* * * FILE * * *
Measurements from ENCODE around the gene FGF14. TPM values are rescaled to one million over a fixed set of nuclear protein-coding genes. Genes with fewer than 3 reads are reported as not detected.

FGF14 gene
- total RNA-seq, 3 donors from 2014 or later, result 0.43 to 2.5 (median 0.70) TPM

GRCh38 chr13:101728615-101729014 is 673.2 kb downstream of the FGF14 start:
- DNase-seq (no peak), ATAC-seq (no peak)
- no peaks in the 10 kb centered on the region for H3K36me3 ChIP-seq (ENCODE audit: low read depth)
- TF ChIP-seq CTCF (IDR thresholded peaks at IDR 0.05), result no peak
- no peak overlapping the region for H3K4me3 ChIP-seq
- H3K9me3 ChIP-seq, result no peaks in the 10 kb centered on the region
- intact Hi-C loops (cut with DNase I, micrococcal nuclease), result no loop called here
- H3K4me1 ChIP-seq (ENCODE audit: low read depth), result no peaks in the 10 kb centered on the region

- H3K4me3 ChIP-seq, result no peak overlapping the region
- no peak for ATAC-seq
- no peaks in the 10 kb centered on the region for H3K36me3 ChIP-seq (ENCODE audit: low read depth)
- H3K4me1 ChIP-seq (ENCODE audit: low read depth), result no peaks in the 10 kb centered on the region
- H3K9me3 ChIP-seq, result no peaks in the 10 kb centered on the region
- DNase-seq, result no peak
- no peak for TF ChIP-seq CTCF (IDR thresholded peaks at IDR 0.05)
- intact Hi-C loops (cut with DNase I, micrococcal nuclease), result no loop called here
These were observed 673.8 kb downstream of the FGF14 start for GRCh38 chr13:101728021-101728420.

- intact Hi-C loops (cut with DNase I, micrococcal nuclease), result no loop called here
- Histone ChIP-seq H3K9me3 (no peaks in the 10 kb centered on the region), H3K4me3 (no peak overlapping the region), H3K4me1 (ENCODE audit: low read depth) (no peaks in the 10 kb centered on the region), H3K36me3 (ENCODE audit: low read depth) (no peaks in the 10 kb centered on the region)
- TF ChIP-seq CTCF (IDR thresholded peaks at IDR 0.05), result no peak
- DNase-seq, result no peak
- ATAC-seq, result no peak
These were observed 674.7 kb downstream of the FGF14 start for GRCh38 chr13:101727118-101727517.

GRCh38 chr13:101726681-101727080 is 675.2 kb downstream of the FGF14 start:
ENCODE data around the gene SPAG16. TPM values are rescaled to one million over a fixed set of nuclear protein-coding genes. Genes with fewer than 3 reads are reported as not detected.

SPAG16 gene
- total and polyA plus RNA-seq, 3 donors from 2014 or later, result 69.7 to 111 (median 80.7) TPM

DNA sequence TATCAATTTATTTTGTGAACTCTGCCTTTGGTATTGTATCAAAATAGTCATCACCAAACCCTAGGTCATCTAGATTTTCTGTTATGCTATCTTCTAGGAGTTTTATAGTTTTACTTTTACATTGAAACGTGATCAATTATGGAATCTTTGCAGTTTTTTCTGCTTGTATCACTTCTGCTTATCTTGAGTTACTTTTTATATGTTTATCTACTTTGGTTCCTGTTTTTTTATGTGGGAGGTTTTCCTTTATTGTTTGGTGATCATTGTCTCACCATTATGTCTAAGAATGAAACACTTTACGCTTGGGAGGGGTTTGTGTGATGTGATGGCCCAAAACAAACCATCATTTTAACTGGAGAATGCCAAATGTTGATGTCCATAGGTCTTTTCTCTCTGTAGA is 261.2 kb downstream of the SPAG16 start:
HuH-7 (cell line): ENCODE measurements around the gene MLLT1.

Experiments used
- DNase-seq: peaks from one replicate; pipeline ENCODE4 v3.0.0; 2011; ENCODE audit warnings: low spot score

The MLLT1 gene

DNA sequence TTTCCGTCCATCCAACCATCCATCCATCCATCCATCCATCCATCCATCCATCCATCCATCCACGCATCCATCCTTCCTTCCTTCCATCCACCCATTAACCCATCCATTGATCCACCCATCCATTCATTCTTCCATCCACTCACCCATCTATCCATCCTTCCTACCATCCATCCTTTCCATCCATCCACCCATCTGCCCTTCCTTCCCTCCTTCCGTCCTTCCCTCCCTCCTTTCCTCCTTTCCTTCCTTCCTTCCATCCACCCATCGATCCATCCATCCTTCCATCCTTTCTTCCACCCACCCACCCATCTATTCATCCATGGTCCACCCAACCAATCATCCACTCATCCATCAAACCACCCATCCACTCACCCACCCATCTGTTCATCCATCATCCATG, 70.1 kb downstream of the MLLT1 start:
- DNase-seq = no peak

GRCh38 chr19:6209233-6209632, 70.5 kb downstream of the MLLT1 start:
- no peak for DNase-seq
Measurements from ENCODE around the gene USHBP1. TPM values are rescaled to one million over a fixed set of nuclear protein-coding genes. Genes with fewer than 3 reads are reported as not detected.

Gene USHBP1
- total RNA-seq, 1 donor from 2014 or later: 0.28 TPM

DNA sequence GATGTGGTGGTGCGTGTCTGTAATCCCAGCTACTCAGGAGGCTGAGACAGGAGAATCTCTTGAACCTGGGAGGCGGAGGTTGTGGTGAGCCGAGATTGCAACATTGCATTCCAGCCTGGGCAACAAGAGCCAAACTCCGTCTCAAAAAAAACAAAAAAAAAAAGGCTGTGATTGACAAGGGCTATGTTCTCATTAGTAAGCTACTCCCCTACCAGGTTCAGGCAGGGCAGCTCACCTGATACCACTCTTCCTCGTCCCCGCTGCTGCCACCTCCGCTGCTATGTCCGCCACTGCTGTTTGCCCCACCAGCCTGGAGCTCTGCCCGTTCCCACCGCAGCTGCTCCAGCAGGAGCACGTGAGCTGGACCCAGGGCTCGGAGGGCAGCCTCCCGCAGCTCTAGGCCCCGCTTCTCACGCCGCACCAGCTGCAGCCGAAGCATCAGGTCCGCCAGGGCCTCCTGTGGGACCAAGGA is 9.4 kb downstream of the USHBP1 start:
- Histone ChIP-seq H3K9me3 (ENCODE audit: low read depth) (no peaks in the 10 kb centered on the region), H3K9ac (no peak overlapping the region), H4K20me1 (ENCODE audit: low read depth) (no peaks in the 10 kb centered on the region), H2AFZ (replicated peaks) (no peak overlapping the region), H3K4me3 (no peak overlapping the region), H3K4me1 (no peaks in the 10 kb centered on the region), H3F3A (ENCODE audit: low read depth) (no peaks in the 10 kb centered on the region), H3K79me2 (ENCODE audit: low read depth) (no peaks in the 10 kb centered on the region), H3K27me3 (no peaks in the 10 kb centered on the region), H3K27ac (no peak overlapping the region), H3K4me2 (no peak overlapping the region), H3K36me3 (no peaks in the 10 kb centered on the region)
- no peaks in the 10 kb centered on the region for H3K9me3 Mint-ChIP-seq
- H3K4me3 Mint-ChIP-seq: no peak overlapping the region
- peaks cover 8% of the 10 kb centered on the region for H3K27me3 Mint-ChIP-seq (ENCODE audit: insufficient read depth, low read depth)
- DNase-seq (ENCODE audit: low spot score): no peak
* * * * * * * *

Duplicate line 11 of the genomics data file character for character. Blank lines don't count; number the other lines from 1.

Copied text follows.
- H3K4me1 ChIP-seq (ENCODE audit: low read depth), result no peaks in the 10 kb centered on the region